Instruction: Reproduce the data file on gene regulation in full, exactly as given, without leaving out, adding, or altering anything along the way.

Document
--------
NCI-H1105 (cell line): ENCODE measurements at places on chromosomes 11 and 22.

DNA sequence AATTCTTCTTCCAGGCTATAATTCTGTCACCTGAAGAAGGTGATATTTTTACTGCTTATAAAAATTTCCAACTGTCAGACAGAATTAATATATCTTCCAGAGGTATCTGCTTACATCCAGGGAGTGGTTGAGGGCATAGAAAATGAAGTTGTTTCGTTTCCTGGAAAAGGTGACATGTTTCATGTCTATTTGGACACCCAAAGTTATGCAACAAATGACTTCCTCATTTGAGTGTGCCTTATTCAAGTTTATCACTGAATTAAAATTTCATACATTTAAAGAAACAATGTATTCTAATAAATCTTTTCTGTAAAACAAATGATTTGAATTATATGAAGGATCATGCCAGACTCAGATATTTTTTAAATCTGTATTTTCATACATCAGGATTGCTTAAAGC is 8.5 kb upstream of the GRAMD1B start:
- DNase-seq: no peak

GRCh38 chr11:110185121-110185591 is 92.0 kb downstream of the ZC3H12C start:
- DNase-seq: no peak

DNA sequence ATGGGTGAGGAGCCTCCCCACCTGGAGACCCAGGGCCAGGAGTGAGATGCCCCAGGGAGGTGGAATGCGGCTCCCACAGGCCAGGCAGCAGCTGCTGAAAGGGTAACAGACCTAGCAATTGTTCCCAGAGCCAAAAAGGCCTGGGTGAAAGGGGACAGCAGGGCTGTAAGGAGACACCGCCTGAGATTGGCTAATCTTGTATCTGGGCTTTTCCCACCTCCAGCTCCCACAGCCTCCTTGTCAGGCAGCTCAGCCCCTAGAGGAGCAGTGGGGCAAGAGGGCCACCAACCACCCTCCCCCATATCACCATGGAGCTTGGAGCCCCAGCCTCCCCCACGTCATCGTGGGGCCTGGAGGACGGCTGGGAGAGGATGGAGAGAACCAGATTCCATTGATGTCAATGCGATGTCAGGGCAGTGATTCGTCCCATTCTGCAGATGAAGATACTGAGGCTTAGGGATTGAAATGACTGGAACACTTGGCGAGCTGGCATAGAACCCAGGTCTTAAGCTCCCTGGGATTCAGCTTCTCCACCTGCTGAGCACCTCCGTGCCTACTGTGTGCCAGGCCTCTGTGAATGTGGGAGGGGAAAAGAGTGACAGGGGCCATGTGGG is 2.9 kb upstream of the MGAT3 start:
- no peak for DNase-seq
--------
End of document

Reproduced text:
NCI-H1105 (cell line): ENCODE measurements at places on chromosomes 11 and 22.

DNA sequence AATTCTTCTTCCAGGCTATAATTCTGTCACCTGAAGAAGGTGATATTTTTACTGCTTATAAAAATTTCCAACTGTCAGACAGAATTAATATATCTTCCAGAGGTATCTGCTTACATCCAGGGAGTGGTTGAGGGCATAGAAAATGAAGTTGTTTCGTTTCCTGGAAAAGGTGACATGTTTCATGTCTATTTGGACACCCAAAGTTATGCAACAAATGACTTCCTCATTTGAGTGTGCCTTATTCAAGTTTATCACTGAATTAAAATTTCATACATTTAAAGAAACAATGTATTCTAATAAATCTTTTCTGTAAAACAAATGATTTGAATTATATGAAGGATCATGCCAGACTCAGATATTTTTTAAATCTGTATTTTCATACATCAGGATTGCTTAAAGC is 8.5 kb upstream of the GRAMD1B start:
- DNase-seq: no peak

GRCh38 chr11:110185121-110185591 is 92.0 kb downstream of the ZC3H12C start:
- DNase-seq: no peak

DNA sequence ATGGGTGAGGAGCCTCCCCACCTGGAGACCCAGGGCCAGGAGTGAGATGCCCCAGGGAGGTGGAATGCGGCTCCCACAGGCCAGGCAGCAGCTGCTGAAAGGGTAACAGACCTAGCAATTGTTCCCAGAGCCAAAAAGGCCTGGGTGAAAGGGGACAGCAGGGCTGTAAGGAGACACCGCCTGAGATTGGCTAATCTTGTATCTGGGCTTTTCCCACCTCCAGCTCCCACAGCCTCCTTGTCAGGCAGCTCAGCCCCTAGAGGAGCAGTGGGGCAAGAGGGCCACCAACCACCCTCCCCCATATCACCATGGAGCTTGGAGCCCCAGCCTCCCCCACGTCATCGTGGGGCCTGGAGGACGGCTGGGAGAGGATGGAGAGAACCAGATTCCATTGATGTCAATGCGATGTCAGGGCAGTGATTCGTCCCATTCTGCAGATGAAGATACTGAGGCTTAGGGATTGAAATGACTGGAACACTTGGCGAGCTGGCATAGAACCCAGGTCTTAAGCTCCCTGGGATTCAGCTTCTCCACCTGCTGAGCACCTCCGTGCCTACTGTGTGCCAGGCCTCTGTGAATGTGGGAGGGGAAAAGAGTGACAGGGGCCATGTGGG is 2.9 kb upstream of the MGAT3 start:
- no peak for DNase-seq